~ In an interaction with ETHealthworld, Vasudevan Sundarababu, Senior Vice President and Chief Technology officer (CTO) at CSS Corp, shares insight on developments in conversational artificial intelligence and how it is redefining the healthcare scenario ~
AI does improve and cut down on the human error in terms of diagnosis and relapse however the final decision is taken by the doctors. In an interaction with ETHealthworld, Vasudevan Sundarababu, Senior Vice President and Chief Technology officer (CTO) at CSS Corp, shares insight on developments in conversational artificial intelligence and how it is redefining the healthcare scenario.
Your views on conversational AI adding value to healthcare
Conversational AI is revolutionizing patient interactions primarily in booking appointments, obtaining drug information and receiving healthcare reminders like flu vaccination. Conversational AI and chatbots are the last mile of digitization, before that comes contextualization. Contextualization is the new personalization. So how do I understand the context or need of a patient? That happens with the digitization and creation of a robust knowledge base, which voice-based channels can tap into.
The accuracy of the technology revolves around deep understanding of natural language processing and replying in a contextual manner. This technology is rapidly evolving and I think in the next 2-3 years, the usage would be more prevalent as it would reduce waiting period in the hospitals, help in explanation of drugs in prescriptions and so on. So, the usage and adoption will be very high going forward.
Having said that, in the near future, conversational AI is not going to prescribe a medicine to patients because prescription of medication involves consideration of multiple factors beyond just the codified data. Conversational AI isn’t intelligent enough to replace doctors and we are still far away from that point.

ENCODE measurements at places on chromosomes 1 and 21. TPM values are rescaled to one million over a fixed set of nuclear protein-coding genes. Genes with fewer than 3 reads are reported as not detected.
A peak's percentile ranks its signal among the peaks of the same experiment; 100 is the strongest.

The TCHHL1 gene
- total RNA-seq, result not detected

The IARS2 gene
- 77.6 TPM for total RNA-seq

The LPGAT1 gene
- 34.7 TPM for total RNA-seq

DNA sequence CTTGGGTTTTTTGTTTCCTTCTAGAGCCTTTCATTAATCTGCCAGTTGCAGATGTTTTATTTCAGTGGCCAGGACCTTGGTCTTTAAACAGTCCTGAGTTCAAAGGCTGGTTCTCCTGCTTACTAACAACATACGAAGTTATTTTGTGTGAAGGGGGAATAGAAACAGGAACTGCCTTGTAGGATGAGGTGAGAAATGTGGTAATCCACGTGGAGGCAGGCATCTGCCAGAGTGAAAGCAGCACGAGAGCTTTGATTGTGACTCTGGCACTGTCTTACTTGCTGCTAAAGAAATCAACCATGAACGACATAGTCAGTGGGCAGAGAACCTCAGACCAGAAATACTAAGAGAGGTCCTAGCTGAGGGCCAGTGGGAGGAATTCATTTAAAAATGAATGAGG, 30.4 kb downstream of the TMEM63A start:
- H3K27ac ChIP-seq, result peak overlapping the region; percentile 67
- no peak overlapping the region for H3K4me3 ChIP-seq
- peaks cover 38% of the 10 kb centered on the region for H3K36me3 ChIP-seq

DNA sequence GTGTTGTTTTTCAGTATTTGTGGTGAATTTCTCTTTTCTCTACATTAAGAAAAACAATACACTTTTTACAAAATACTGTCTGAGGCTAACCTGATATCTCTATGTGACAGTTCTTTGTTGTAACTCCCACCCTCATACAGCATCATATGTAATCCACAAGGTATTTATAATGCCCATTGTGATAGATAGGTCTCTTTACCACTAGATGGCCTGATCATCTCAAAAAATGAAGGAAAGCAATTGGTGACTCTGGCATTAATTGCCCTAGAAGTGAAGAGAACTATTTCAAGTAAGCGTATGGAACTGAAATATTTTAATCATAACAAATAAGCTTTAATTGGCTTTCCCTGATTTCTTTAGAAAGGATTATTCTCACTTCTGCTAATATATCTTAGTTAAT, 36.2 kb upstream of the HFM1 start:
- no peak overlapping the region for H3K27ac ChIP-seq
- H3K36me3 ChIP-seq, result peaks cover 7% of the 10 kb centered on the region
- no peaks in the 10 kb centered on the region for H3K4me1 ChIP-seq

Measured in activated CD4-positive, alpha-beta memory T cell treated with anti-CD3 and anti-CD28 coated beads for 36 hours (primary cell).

How ML and AI improve diagnosis?
AI is currently used as an augmentation tool for doctors, basis which they can take informed decisions. There are many use cases where it has been effective. Importantly, AI helps us to reduce false negative results. For instance, if there is a tumor which can be cancerous, and the results are false negative, AI helps to detect that and report it. It helps to flag scenarios which escape human eye or human diagnosis. AI can be used to analyze various images like CT Scans and X-rays. So, AI does improve and cut down on human error in terms of diagnosis.
Another place where machine learning and AI helps us is in relapse. The system analyses and tracks cases of a possible relapse occurring which may not be normally identified by physicians. These cases are spotted and post-surgical care can be also suggested through ML and AI technologies. But reiterating that the final decision is still taken by doctors, so human intervention is still required.
What are the limitation and challenges of AI in the current Indian healthcare setting?
India is steadily adopting AI, but the adoption in healthcare as compared to the West is still relatively slower as it is mainly to do with digitization. AI needs data to work. The first step should be digitizing all patient health records from x-rays to prescription records to truly harness AI capabilities. Digitization and AI would also tremendously help in other healthcare areas like drug development, clinical trials and analysis of surgical procedures.